As vaccinations ramp up, when will B.C. ease restrictions? Health officials weigh in
VANCOUVER -- Big parties and international travel will likely remain unsafe for British Columbians this summer, despite the province's plans to administer millions of COVID-19 doses over the coming months.
That's the latest forecast from provincial health officer Dr. Bonnie Henry, who was asked Friday when B.C.'s dramatically ramped up immunization program might pave the way for residents to remove their masks and begin gathering again.
The short answer is that it's still too soon to say, though Henry did offer a few predictions for the year ahead.
She suggested this summer will probably look like last year, at least when it comes to vacations and big gatherings.
"I absolutely think there's opportunities for us to travel within B.C. this summer," Henry said. "It's not realistic to think there's going to be a lot of safe international travel by this summer, just because of the situation around the world."
Henry also expects the kinds of "big parties" that led to widespread COVID-19 transmission last July and August will remain off-limits. But much of the province's most at-risk populations should be vaccinated by then, if everything goes according to plan, and Henry noted the virus doesn't appear to spread as easily in the warmer months as it does in fall and winter.
With that in mind, she expects "increased social interactions" will be allowed this summer.
"I do believe we'll be able to get together in smaller groups, responsibly," Henry said.
It's unclear whether that means bigger social bubbles in 2021 than 2020. The provincial health officer noted there are "a whole lot of unknowns" in the province's calculations, and that the government's plans are prone to change as necessary.
As for the tough-but-temporary restrictions that have been in place since early November, Henry said lifting those will depend on the public's ability to slow the spread of COVID-19. It's too early in the immunization program to expect the vaccine to do the heavy lifting there.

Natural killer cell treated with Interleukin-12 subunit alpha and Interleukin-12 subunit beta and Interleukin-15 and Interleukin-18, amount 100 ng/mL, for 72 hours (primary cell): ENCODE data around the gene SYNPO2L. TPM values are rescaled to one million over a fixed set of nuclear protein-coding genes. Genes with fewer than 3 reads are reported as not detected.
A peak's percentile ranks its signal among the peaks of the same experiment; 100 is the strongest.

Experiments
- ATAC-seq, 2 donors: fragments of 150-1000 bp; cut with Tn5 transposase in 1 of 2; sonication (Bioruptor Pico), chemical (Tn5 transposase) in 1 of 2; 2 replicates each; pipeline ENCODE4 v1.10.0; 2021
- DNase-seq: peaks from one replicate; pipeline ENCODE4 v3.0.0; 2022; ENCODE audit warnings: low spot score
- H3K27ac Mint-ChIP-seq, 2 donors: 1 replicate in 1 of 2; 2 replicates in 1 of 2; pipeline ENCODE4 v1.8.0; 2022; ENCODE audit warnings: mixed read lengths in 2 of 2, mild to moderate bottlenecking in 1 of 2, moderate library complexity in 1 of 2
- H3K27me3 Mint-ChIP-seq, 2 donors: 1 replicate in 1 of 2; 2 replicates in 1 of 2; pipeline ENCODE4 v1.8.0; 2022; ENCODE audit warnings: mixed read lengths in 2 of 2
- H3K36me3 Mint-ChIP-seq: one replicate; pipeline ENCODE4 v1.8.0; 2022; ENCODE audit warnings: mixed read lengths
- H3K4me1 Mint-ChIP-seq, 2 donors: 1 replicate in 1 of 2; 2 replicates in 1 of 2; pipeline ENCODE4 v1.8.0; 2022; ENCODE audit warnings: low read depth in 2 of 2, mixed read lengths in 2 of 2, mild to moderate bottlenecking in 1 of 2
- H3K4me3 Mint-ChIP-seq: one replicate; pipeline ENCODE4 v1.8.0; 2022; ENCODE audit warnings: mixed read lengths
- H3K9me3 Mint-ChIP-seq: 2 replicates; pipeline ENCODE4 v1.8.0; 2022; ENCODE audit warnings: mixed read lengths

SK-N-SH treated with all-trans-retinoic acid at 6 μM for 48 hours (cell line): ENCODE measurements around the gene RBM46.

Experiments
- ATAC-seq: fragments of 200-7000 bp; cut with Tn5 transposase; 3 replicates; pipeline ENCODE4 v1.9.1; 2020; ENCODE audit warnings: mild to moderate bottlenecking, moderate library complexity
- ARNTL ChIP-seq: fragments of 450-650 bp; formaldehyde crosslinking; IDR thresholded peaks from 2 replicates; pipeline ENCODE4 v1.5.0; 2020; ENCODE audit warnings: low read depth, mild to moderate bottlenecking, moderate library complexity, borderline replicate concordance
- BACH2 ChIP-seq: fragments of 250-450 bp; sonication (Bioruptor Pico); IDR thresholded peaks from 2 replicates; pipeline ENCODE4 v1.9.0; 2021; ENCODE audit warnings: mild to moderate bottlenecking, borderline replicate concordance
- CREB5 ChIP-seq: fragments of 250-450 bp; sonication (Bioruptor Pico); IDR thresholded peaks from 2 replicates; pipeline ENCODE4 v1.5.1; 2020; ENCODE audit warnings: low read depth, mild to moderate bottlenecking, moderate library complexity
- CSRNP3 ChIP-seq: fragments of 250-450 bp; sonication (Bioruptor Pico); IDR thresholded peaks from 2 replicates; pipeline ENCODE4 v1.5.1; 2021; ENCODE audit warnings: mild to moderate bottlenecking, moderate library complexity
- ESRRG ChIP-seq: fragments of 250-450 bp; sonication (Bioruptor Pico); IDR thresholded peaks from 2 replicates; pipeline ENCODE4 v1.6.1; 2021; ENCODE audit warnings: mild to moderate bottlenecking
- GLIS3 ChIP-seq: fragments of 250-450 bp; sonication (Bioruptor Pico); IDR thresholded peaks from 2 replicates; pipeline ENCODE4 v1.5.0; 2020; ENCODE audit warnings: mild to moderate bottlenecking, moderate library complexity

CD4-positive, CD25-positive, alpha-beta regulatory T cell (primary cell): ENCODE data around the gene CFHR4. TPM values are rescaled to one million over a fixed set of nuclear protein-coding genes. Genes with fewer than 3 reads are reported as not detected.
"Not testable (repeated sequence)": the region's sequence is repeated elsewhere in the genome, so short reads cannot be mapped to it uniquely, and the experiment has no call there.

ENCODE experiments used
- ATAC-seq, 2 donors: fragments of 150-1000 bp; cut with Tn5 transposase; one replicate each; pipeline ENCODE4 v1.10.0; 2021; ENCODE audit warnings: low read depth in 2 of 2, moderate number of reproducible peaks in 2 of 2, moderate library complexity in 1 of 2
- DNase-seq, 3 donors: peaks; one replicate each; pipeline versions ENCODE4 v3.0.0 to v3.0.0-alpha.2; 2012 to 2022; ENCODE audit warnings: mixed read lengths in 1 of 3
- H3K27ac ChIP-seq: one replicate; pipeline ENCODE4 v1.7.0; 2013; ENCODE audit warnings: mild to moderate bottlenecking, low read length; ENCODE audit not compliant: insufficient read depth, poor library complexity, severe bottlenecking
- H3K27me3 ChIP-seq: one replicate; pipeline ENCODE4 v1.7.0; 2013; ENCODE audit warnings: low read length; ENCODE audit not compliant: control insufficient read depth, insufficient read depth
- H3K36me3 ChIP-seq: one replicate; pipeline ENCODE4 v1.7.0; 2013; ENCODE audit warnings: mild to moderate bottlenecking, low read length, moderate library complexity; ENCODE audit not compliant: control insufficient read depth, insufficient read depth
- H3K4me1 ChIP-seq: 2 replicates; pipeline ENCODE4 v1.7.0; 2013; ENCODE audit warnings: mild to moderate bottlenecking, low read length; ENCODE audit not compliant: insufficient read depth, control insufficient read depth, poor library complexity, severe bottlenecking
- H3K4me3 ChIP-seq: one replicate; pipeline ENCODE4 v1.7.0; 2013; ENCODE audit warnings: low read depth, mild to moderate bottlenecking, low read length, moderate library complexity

"We need to really focus on reducing the transmission risk in our community as low as possible, because that's what drives outbreaks in long-term care, that's what drives exposure events in schools, and that’s what drives the risk in our social gatherings," Henry said.
"If we can do that, we can start having increased … social connection again."
She also suggested the faster-spreading COVID-19 variants that have arrived in B.C. could impact the timeline if they lead to another rapid surge in cases.
The current restrictions, which generally do not allow for in-person socializing between different households, are scheduled to remain in place until at least Feb. 5. While Henry said health officials will be looking at potentially revising the public health orders at that time, she strongly discouraged British Columbians from making travel plans over the Family Day long weekend.
"Stay local," she said. "We won't be at a place where we can travel."
And getting life fully back to normal, at least in terms of social interactions and gatherings, isn't likely until the fall, according to Henry.